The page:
BEN WALLACE, BRITISH DEFENSE SECRETARY: President Putin cannot win but he is equally certain to continue inflicting this wanton violence and human suffering until his forces are ejected from their defense positions and expelled from the country. That requires a new level of support.


CHURCH: Meantime, Poland's prime minister traveled to Berlin where he called on Germany to supply -- quote -- "all sorts of weapons to Ukraine." Poland needs permission from Germany to export German- manufactured Leopard 2 tanks to Ukraine.

A former commander in the Russian mercenary group Wagner has fled to Norway seeking asylum. Andrei Medvedev says that he feared for his life after refusing to renew his contract with the private military company.

He has accused the group of abusing prisoners who have often been recruited as mercenaries, saying some have been killed for refusing to fight. But Wagner's leader says it is Medvedev who attempted to mistreat prisoners, a claim he denies.

All this comes as a rift is emerging between Wagner and Russia's own defense ministry over who deserves more credit for advances in Ukraine. The kremlin denies that there is a rivalry, saying both are fighting for their homeland.

And CNN's Clare Sebastian joins us now live from London with more on this. So, Clare, the Wagner's group role in this war has been increasing, hasn't it? So, what are we learning from this former fighter's account about this group?

CLARE SEBASTIAN, CNN INTERNATIONAL CORRESPONDENT: Yeah, Rosemary, this adds further evidence to a picture that we've been building up of the brutality and, frankly, terror of life within this what was once believed to be an elite fighting force. I think it puts (INAUDIBLE) to any illusions that this was a grouping of professional soldiers who were there to serve out contracts and then go home.

Apparently, this fighter, Andrei Medvedev, said that when his contract came to an end, that he did not want to renew it. He feared for his life. Prigozhin, the head of that Wagner group, apparently ordered all contracts, he says, to be automatically renewed in November. So, there is an element of coercion and threat behind this. He said he felt his life was in danger.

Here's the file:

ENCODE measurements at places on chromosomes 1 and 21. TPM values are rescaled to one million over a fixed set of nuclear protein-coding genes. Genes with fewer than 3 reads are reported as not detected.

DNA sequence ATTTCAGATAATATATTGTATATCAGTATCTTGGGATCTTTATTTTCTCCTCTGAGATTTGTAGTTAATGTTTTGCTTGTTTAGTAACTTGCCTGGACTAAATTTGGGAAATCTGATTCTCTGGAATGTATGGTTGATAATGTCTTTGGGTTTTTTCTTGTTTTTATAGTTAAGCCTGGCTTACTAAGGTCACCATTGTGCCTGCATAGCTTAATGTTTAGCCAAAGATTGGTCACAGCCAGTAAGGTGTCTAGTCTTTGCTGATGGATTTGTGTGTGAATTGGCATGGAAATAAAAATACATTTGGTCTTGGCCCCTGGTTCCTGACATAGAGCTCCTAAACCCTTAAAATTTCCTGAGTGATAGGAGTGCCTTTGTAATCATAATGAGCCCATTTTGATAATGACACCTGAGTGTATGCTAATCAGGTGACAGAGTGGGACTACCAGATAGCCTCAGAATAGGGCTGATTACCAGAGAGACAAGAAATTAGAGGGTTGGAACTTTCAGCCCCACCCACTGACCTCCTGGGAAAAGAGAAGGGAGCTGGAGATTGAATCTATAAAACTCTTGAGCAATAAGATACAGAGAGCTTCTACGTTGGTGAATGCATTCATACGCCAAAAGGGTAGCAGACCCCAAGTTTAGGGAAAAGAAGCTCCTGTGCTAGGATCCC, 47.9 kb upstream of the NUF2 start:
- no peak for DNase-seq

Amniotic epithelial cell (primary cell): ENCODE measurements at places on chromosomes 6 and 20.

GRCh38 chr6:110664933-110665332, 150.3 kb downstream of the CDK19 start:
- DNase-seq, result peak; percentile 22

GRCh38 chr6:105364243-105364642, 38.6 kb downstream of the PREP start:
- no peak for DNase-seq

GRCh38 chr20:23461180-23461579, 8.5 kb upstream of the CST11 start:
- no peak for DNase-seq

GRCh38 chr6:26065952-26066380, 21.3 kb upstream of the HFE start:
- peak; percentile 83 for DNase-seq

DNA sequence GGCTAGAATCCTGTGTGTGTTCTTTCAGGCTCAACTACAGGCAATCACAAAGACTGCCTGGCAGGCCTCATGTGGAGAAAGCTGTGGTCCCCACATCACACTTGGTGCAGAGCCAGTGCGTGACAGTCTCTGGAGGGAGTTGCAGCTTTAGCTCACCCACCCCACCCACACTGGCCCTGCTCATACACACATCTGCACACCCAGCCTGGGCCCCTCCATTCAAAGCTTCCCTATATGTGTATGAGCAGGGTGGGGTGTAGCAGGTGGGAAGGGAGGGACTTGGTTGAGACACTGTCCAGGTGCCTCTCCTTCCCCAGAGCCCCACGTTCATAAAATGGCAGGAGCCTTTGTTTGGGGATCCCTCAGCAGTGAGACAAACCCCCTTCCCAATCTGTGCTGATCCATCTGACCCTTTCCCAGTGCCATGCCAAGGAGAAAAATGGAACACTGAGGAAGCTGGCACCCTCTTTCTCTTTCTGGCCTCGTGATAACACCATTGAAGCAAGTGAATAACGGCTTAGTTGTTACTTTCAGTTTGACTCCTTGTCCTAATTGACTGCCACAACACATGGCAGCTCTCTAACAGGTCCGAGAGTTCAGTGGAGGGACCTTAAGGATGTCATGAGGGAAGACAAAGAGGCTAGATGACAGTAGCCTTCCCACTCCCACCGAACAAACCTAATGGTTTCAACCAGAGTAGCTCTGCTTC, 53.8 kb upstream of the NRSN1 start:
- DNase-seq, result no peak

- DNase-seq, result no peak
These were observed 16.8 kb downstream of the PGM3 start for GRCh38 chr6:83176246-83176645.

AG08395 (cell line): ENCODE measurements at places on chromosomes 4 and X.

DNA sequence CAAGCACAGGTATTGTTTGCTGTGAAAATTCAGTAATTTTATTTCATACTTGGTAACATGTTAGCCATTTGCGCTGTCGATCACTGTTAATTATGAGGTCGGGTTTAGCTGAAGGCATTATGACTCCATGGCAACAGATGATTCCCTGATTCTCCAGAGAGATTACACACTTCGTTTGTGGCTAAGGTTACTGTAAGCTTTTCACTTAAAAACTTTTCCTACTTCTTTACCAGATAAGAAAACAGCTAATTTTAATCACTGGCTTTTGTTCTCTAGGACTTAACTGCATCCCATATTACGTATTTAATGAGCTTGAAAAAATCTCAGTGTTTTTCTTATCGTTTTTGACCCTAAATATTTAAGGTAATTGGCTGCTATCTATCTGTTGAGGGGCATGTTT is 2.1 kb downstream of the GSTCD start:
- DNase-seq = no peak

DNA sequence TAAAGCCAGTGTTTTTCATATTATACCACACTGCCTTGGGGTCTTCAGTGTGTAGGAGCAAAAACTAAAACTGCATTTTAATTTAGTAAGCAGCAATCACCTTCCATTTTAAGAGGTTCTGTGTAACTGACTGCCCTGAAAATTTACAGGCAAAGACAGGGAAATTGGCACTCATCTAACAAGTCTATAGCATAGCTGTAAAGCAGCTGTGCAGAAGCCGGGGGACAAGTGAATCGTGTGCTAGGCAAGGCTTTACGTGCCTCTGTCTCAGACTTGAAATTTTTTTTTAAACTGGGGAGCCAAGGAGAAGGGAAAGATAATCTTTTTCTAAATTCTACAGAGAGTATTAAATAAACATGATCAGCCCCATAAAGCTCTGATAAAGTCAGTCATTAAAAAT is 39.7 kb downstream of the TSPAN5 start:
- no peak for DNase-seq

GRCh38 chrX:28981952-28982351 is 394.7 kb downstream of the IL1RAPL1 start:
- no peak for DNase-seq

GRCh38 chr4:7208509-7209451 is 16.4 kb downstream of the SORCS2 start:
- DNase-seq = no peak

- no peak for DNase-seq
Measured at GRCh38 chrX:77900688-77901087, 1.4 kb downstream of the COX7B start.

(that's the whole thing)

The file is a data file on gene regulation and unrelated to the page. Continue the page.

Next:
Any allusion as well that this was just professional elite soldiers are also gone. We know that as well from a video that emerged in September of Prigozhin recruiting prisoners from Russian prisons. Andrei Medvedev said that fundamentally changed life in Wagner. He said when the prisoners started arriving, the situation really changed. They stopped treating us like humans. We were just thrown to fight like cannon fodder.

This, of course, matters because, as you say, Wagner is now playing an outsized role in this battle. It has claimed credit for the advances in Soledar.

It seems that Russia, ministry of defense and Kremlin, are not distancing themselves from this. The Kremlin saying on Monday that there is no rift. As you said, they are both fighting for their homeland. The ministry of defense even giving Wagner some credit for the advances in Soledar. So, it is crucial to understand what exactly the tactics are of this group and this adds evidence to that.

CHURCH: All right. Clare Sebastian, joining us live from London, many thanks.

The first lady of Ukraine is getting ready to speak at the World Economic Forum in Davos, Switzerland.


CHURCH: Olena Zelenska will be delivering opening remarks in less than two hours, and we will have much more Davos coverage in a little later in the show. The man known as "the last godfather" of the Sicilian mafia is finally under arrest after three decades on the run. Matteo Messina Denaro was caught at a medical clinic in Palermo, Sicily on Monday. Denaro was considered Italy's most wanted man, yet he had been seemingly hiding in plain sight for the past 30 years.